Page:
What would you say if I told you that you could only eat at 11am today? What if your only choice was a hotdog, baked beans, chips, and cookies? This is your only choice. Eat this or starve.
What would you chose?
I really struggled with this throughout the week in Atlanta, beginning with our service at Action Ministries Soup Kitchen the first day. We were told that our job would include helping to cook and serve a hot meal to women and children that morning for lunch. When we got there and discovered what we would be serving my dietetic mind began to scream. How could I serve these women and young children a meal with processed meat, canned beans, and absolutely no fruits or vegetables with a smile on my face? This may have been the only meal these people would have the opportunity to eat all day, or if they were able to hide some leftovers as they left the kitchen they might get to eat it twice. And yet we were serving them very little nutrition per bite. But that is all the organization had the resources for. This breaks my heart.
And then my mind began to roll. What if this were me? Most of these women were educated and simply victims of circumstance. As my mom pointed out to me one night on the phone, this could happen to anyone. And so I began to question myself…
Would I be able to eat this meal knowing it was pretty low in nutrition but it was my only option? The ED in my head resisted answering yes to this question. I have trouble now eating things I am not comfortable with. But I have the option of saying no because I know that I can make myself something else later.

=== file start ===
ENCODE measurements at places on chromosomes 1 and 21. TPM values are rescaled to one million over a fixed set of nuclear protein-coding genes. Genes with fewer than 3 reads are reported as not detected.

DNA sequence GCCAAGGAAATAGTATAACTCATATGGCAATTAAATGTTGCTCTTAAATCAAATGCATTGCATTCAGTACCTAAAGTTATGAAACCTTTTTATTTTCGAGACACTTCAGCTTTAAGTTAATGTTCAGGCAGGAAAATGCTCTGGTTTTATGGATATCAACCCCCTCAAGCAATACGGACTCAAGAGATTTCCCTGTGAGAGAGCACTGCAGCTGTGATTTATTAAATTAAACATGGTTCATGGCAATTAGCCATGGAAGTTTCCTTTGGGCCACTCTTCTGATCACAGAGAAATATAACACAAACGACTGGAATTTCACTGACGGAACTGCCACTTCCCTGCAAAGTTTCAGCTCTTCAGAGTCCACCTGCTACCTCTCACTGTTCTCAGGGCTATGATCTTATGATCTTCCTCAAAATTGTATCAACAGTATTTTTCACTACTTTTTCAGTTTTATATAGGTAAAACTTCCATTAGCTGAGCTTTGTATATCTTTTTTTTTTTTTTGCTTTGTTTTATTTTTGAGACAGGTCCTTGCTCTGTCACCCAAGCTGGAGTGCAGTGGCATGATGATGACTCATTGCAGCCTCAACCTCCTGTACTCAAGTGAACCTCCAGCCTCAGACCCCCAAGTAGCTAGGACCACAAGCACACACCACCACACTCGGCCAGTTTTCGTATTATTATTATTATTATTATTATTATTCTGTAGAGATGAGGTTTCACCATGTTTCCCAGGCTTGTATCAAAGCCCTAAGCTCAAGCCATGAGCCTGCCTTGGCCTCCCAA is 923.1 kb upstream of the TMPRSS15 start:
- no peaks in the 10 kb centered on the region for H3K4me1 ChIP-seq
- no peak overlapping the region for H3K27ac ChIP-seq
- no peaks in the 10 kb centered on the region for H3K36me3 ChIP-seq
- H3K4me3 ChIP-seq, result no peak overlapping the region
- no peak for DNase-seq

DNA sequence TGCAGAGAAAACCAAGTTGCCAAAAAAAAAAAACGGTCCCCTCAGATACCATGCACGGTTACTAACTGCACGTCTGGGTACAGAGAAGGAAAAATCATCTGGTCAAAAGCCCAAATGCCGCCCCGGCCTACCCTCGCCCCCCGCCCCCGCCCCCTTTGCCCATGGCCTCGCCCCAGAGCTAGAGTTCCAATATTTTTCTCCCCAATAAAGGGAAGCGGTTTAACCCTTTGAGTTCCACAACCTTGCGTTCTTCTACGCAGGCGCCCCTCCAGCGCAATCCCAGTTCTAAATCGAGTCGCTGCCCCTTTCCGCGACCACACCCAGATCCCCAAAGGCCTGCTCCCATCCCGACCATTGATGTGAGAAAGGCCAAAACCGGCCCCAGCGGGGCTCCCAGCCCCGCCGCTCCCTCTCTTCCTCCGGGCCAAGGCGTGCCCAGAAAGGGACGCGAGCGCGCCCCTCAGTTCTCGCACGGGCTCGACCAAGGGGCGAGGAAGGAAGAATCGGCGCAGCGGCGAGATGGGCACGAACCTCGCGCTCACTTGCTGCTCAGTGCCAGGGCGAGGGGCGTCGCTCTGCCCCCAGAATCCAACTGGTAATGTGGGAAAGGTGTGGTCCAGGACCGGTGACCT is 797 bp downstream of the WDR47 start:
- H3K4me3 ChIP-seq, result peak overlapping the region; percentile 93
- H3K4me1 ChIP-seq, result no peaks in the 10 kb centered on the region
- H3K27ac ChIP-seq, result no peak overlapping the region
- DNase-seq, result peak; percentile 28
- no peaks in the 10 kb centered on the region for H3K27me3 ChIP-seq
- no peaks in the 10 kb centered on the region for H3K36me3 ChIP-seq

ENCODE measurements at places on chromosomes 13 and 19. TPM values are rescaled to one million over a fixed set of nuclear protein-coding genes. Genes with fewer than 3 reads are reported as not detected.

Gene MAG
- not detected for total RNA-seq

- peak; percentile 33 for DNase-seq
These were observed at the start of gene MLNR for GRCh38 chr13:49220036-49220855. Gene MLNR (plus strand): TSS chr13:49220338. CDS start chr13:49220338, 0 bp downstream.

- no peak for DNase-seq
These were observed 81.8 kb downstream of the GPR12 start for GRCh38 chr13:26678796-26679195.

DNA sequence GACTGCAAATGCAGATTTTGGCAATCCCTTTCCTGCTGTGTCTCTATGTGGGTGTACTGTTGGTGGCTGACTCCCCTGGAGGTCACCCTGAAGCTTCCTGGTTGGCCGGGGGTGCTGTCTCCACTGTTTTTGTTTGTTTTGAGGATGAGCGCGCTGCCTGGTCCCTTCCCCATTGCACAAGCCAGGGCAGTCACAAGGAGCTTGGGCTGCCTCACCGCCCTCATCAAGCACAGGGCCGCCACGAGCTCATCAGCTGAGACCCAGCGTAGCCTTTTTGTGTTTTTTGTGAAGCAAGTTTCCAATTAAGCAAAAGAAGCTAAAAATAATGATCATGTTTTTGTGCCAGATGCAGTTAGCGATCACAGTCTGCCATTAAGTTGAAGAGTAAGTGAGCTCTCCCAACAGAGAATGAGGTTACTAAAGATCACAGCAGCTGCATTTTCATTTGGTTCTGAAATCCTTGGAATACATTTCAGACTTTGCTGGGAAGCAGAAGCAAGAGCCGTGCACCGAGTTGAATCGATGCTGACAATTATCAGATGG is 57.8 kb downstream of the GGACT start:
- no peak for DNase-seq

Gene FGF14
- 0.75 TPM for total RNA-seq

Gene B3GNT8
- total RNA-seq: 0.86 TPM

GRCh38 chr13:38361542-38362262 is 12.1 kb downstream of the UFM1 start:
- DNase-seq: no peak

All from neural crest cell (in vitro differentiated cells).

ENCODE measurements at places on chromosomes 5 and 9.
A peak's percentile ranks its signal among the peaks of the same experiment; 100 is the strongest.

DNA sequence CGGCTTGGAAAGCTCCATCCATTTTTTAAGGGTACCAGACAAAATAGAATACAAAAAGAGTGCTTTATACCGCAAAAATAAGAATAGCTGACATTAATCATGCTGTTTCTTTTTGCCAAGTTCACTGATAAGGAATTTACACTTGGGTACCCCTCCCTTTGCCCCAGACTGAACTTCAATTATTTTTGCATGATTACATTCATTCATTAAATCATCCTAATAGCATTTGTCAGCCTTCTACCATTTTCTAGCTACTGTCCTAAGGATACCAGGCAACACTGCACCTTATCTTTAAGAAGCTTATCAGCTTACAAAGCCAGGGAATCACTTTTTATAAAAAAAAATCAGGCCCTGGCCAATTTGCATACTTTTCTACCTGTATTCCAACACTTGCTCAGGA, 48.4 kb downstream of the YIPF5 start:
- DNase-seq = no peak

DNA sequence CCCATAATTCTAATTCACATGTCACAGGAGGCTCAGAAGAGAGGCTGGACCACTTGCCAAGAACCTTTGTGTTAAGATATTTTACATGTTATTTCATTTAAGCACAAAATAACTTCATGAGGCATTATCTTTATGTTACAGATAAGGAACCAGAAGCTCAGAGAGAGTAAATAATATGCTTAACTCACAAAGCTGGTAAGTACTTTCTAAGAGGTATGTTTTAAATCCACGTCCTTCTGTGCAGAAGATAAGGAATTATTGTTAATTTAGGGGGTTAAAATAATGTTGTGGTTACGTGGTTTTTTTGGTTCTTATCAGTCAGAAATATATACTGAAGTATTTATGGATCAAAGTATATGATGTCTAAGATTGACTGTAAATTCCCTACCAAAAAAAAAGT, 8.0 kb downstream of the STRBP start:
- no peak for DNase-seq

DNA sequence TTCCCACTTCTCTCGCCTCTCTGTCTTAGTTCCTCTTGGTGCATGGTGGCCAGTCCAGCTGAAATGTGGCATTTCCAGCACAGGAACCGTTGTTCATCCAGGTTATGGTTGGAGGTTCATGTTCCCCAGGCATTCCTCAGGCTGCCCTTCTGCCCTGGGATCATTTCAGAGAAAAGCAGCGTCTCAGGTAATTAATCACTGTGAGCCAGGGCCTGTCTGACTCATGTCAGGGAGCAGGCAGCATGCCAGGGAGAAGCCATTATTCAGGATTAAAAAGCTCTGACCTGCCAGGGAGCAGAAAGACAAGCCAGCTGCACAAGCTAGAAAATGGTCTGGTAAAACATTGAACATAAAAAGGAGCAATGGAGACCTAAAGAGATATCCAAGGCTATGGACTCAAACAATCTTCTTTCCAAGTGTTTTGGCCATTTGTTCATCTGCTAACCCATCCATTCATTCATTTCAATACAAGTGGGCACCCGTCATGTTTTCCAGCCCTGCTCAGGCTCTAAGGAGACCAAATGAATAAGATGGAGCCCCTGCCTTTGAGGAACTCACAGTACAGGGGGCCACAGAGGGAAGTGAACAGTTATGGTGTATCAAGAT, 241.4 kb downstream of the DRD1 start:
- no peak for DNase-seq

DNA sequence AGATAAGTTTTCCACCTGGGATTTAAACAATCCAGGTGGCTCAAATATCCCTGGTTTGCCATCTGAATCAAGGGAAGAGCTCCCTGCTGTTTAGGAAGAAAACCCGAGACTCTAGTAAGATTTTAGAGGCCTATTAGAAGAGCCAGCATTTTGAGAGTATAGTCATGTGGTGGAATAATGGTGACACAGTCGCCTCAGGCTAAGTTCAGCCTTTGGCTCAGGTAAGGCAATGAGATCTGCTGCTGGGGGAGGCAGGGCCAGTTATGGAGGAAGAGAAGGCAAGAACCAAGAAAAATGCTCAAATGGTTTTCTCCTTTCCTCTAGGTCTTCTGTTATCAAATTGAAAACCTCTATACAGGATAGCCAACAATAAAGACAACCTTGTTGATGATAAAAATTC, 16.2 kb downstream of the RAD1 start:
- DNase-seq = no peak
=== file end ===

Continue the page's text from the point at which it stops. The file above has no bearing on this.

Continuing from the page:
Good thing God had a plan for me to explore this issue more and more. Thanks to this trip I experienced a small amount of lack of choice in my food. I had no say as to when our group ate meals or where we ate them. O people are hungry on the drive to Atlanta? OK let’s stop at Bojangles. You can only imagine what I am thinking. Except I was too quick to judge and it is a good thing I had an open mind because I was able to find something on the menu that I would willingly eat, and I actually enjoyed it. But it gets better. Meal times were set, eat then or really you don’t have any other time to eat. Meals were simple and not my normal. Breakfast offerings: cereal, grits, toast… none of which I typically eat in the morning. Lunch: lunch meat, cheese, bread, chips, and cookies. Where are the veggies??? Of course I did bring some food (nut butter packets, larabars, almonds, and walnuts…) but I really wanted to get the most out of this experience so I made every effort to eat what was offered and as little of “Shannon food” as possible. That means I had to be very flexible people. I had to talk myself through a few meals, but you know what I came out on the other side healthy and happy despite it all.
But honestly my small amount of lack of choice is nothing compared to the lack of choice the people I served endure every day. I was able to push through because I knew that in a week I would be back to eating my favorite foods in the comfort of my kitchen. But what if for the rest of my life I was limited to the foods of this week? What if there were days when I did not know if I would be able to feed myself?
Now every time I sit down for my meal that I have likely stressed way too much over I am reminded of the people I served this week in Atlanta. Did they eat today? What I wouldn’t give to invite them to my table to cook them a healthy meal. Every meal is a constant reminder that so many people in this world do not have a choice in what they eat, where they eat, or when they eat. I do, and for that I am grateful.
I am blessed. I have the freedom to chose. I can stress out over the what I will eat and not the if I will eat.